3D Printing 4D Printing’s Network of Research/ Artificial Intelligence.
The researchers at McGill University have pioneered a 3D-printed “lab on a chip” that could transform the landscape of diagnostic testing. The chip, designed to be 3D-printed in just 30 minutes, stands as a remarkable innovation with the potential to make on-the-spot testing widely accessible. Published in the journal Advanced Materials, the study details the creation of capillaries chips that serve as miniature laboratories. What sets these chips apart is their single-use nature and independence from external power sources—they operate seamlessly with just a paper strip, utilizing capillary action. This mimics the phenomenon where a spilled liquid spontaneously wicks into a paper towel, showcasing a simplified yet effective mechanism.
Traditional diagnostics often rely on peripherals, creating a dependency on additional equipment. Professor David Juncker, Chair of the Department of Biomedical Engineering at McGill and the senior author of the study draws a parallel to the evolution of cell phones from traditional desktop computers, emphasizing the elimination of the need for separate components. The advent of at-home testing, particularly during the COVID-19 pandemic, underscored the need for rapid and accessible diagnostics. While existing rapid tests have limitations and are primarily executed in central labs, the capillary chips offer a promising solution. Notably, these chips can be 3D-printed for various tests, including quantifying COVID-19 antibodies.
However, the journey from research breakthrough to practical application poses challenges. Regulatory approvals and securing necessary test materials stand as hurdles that the research team acknowledges. Yet, the proactive efforts of the team to adapt the technology for use with affordable 3D printers signal a commitment to overcoming these obstacles. The potential impact of this innovation is far-reaching. By speeding up diagnoses and enhancing patient care, the 3D-printed lab on a chip aims to usher in a new era of accessible testing. Professor Juncker envisions this advancement as a catalyst for individuals, researchers, and industries to explore possibilities in a cost-effective and user-friendly manner. Moreover, it holds the promise of empowering health professionals to rapidly craft tailored solutions at the point of care.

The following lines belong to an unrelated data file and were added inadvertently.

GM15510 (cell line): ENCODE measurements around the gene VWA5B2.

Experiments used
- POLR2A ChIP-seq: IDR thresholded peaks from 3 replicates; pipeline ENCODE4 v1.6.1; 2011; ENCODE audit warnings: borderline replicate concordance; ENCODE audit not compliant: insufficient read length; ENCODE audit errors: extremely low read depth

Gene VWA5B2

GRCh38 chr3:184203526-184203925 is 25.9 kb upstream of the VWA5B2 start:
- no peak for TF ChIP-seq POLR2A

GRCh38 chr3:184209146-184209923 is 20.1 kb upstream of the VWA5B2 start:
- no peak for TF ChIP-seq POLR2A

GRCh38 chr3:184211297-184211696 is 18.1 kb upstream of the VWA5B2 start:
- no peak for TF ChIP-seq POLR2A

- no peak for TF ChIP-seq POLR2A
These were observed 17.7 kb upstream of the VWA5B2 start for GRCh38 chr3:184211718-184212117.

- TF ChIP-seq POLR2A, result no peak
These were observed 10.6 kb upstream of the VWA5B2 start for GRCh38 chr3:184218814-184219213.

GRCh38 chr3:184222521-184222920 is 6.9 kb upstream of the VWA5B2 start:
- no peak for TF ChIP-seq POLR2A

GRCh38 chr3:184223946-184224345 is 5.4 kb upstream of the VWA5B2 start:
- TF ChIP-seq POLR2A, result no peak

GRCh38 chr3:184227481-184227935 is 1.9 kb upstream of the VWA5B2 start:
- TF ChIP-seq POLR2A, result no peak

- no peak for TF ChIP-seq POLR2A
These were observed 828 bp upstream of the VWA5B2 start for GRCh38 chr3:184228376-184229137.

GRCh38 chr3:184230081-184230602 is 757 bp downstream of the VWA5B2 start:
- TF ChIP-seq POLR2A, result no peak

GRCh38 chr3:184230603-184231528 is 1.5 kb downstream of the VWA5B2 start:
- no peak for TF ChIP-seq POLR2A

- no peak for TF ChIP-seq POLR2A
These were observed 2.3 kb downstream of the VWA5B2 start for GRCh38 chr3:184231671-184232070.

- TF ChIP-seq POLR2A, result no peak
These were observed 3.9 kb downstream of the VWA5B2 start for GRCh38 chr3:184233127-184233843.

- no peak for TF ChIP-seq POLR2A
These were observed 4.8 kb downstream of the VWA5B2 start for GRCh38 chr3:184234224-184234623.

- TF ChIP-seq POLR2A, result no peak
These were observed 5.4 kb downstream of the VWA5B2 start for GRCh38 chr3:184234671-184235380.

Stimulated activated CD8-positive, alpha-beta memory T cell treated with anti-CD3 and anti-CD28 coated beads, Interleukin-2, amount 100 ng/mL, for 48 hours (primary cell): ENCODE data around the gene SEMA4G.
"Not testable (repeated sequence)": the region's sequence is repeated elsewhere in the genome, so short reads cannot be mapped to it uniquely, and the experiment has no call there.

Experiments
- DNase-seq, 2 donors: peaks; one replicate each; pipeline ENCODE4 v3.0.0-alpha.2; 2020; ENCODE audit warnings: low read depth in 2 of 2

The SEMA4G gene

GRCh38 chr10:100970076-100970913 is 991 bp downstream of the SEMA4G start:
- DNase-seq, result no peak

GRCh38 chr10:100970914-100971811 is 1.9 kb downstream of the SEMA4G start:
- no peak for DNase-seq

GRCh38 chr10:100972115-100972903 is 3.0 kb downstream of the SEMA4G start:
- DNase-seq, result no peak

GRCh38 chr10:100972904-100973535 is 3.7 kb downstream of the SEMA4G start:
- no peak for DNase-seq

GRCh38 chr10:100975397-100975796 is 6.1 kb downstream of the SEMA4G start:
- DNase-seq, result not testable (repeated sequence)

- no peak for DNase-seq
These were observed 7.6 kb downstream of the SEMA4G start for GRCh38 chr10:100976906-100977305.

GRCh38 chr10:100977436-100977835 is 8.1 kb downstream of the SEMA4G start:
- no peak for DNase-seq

As this 3D-printed diagnostic technology progresses, it not only marks a significant milestone in the realm of healthcare but also hints at the transformative power of 3D printing in shaping the future of diagnostics.
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At the heart of this groundbreaking project lies the BOD2 3D printer—a testament to Peri 3D Construction’s commitment to pushing the boundaries of construction technology. With a resume already boasting projects like a two-story printed home in Houston, Peri 3D Construction is taking its concrete mix and cutting-edge printer to new heights.
This three-floor, six-unit apartment building spans 7,007 square feet, offering a glimpse into the future of affordable living. The individual apartments, ranging from 657 to 872 square feet, present a blend of modern design and cost-effectiveness. With a rent cap of $528, this project aims to make futuristic living accessible to a broader audience. While the printing process is expected to conclude by the end of November, the project’s unique approach deserves attention. The first and second floors are being 3D-printed, showcasing the efficiency of this technology. However, the top floor will utilize a “hybrid timber construction method,” highlighting the integration of traditional methods in this cutting-edge project.
As we marvel at the innovative strides in construction technology, it’s crucial to consider the impact on jobs. How will the rise of 3D-printed construction reshape traditional roles? Are we witnessing the birth of new opportunities in an evolving industry? These questions linger as the construction-tech landscape undergoes transformative changes.
The completion of this 3D-printed apartment building is not just a milestone; it’s a glimpse into the future of housing. As Peri 3D Construction’s managing director, Fabian Meyer-Brötz, envisions, this technology has the potential to revolutionize modern construction sites, particularly in social housing projects.
Join us on this exciting journey as we witness the convergence of innovation and affordability, setting the stage for the next chapter in the evolution of housing. The advent of 3D-printed construction, as demonstrated by Peri 3D Construction, raises questions about its impact on jobs in the construction industry. Will this technology lead to a shift in job requirements, creating new roles in 3D printing construction tech? Explore the potential effects on traditional construction jobs and the emergence of new opportunities in this dynamic sector.
This entry was posted in 3D Printing 4D Printing's Network of Research/ Artificial Intelligence., 3D Printing Construction Technology/ Real Estate/ Housing/Architecture/ Cultural., 3D Printing/Space/ Carbon/Sustainable/Conservation., 3D/4D Printing//Customized Sports Safety/ Entertainment/Gaming/research. and tagged 3D Printing, Affordable Housing, BOD2 3D Printer, Building tomorrow Europe's first publicly funded 3D-Printed apartment complex takes shape., Construction Tech, Europe, Fabian Meyer-Brötz, Germany, Innovation, Peri 3D Construction.